“Six,” Miss Troy answered matter-of-factly.

  My father pointed to me. “This is my son. Name’s Ben. He’s the same age as your little girl.”

  “Thelma Troy, that’s my mother,” Miss Troy said briskly. “She says you know her.”

  “Yes, ma’am, I do.”

  “Do you need to see some identification for me to put things on her account?”

  The question seemed to surprise my father. “Identification? What for?”

  “So you’ll know I’m really her daughter.”

  My father looked at her curiously, in wonder at such cold formality. “No, ma’am, I don’t need to see any identification.”

  Miss Troy gave him a doubtful glance. “So I can go ahead and do my shopping now? You don’t need to check anything?”

  My father shook his head. “I’m sure you’re who you say you are, Miss Troy.”

  “Well, thank you, then,” Miss Troy said, still a little coolly, but with some part of my father’s trust already warming her.

  She went directly to her shopping after that, tugging Kelli along with her as she made her way down one of the aisles.

  From the front of the store, I watched as the two of them moved among the canned goods and stacks of paper products. From time to time, Kelli would glance back at me, her face half hidden in the black curls of her hair. She was darker than her mother, with nearly black eyes, and she wore a white dress that had small green lines scattered across it so that, at first, I thought she must have been rolling in new-mown grass. But more than anything, I noticed how directly she stared at me, as if she were expecting me to challenge her in some way, demand something she had already determined to refuse.

  “Hi,” I said as she passed by.

  She did not answer but only continued to watch me closely, her eyes evaluating me with what even then I
sensed to be a fierce intelligence.

  They left a few minutes later, Miss Troy holding her groceries in one hand and tugging Kelli along with the other, both of them passing quickly through the store’s old screen door, letting it fly back with a loud pop.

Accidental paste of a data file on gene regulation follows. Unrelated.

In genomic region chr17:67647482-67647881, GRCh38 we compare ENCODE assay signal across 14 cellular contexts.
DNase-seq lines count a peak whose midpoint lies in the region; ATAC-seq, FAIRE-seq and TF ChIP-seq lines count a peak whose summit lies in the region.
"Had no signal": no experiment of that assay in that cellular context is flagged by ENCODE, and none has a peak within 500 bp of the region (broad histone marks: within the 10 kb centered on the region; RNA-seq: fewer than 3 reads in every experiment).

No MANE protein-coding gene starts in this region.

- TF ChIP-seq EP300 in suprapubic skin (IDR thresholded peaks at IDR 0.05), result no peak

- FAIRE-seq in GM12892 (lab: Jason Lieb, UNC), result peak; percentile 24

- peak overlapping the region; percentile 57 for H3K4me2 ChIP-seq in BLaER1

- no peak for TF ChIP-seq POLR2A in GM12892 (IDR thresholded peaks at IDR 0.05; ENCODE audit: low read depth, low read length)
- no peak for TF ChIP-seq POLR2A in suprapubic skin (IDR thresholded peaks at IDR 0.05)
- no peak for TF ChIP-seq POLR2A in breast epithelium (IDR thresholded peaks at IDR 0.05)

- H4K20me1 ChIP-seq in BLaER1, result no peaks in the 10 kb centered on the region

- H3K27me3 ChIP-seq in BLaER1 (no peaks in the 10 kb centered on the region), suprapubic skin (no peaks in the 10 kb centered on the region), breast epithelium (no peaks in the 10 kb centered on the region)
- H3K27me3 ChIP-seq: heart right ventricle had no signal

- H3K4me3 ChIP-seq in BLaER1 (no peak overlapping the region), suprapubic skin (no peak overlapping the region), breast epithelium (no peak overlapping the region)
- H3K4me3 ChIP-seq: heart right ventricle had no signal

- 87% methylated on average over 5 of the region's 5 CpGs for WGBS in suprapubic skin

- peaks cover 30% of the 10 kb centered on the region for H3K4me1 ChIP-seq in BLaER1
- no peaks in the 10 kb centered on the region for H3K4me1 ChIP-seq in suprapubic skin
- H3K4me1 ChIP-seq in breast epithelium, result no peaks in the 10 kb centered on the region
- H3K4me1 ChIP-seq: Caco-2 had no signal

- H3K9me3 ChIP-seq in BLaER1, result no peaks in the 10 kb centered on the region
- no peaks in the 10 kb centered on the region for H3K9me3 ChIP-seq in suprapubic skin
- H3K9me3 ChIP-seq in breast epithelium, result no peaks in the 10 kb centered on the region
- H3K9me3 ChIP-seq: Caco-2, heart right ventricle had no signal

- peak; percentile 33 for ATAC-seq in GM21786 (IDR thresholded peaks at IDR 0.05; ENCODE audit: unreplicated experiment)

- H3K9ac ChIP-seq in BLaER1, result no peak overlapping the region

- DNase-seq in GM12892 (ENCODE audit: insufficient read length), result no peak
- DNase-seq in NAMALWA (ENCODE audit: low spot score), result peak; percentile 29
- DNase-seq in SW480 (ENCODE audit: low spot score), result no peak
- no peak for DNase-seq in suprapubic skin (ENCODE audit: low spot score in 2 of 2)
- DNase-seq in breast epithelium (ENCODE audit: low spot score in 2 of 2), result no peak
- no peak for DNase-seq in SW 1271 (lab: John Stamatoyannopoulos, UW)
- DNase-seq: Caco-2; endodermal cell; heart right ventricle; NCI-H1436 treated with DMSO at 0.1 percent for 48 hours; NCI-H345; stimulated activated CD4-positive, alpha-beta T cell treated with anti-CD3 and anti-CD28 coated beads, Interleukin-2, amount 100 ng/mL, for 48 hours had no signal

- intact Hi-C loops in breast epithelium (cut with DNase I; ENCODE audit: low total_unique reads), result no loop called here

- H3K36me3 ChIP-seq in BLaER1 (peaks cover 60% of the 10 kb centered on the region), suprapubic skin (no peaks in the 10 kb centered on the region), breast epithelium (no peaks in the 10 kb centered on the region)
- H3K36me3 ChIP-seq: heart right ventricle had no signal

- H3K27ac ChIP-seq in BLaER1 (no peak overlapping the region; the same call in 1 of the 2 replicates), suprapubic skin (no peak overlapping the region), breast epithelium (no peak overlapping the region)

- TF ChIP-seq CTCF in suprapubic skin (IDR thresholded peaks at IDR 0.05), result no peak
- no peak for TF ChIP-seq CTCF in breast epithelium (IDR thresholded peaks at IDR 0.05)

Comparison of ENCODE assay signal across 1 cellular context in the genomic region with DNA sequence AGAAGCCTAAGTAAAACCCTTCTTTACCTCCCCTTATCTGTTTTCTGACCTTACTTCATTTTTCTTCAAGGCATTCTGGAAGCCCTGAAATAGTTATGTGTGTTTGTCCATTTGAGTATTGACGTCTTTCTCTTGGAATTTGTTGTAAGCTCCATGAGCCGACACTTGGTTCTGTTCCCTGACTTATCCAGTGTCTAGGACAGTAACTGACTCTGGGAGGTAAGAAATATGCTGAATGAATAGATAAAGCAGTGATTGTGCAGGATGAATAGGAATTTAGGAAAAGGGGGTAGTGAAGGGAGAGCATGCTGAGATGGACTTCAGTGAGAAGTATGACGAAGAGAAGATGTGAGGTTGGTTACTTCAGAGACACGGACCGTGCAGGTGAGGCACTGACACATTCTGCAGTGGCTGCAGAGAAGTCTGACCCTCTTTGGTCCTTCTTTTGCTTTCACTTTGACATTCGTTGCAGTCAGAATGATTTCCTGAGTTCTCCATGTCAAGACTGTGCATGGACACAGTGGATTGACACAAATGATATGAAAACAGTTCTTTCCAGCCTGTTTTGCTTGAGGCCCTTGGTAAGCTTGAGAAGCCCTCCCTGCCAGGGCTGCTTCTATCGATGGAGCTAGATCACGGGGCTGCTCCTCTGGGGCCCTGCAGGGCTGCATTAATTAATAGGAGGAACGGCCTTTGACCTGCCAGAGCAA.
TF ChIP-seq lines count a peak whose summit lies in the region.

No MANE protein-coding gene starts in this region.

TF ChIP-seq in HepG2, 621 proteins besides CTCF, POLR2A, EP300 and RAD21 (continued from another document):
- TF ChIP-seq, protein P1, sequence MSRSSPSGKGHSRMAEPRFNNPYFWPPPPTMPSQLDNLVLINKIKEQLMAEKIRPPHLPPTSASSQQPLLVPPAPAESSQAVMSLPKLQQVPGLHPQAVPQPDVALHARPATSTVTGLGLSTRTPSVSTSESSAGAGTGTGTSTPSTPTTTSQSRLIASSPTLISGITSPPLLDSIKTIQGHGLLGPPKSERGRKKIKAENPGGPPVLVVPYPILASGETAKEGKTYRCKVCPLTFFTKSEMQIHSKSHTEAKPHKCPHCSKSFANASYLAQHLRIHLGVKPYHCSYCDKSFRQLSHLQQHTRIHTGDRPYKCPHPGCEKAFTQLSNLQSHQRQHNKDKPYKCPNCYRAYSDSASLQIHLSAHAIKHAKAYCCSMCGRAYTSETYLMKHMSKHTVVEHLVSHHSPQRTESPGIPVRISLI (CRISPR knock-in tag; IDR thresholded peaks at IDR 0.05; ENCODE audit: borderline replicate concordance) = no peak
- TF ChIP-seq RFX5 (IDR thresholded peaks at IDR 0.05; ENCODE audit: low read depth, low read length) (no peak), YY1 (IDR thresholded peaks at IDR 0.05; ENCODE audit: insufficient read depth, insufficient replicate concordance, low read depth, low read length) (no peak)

With a little boy’s purposeless curiosity, I followed after them, and stood on the wooden porch, my small hands sunk deep into the pockets of my faded blue overalls, watching them go.

  They’d come in a dusty red pickup truck with black-wall tires and a rusty grille, an old model, scarcely seen anymore, with the headlights mounted on the front fenders, like frog’s eyes. Kelli sat on the passenger side, of course, the window rolled down so that I could see her slender arm as it dangled outside the door. When it pulled away, she glanced back at me, her face still locked in an odd concentration, earnest and unsmiling.

  It is the absence of that smile that most haunts me now, and each time I recall it, I remember how serious she appeared even at that early age, how guarded and mistrustful, and how, years later, at the instant of her destruction, all the trust and belonging she had come to feel during the previous year must have seemed to explode before her eyes.

  Within an instant, she was gone.

  I remained on the porch, my hands still in my pockets, toying with one of the assortment of dime-store clickers I’d collected over the years. I was always clicking them, using them, as I realize now, to click away boredom, loneliness, fear. At night I clicked away the darkness. Alone in my backyard I clicked up imaginary friends. I suppose that as I stood on the store’s front porch that afternoon, I half believed that with a single innocent and fantastic click I could bring Kelli Troy back to me.

  Such a wonder does not exist, of course. Only memory does, the standing miracle of life. And so, despite the passage of over thirty years, the slightest thing can still return her to me. Sometimes, for example, I will glance out my office window, fix my eyes upon the gray upper slope of Breakheart Hill, and recall the many times I’d wanted to take her up that same hill and lie down with her. I had dreamed of it quite often during the time I knew her, and it was always the same dream, delicate enough, and tender, but unmistakably sensual as well. I would take her to the crest of Breakheart Hill, lower her upon a dark red blanket, and as the music swelled to a thrilling height, we would come together in that passionate embrace I’d seen in countless movies, a touch I had never felt, though many times imagined.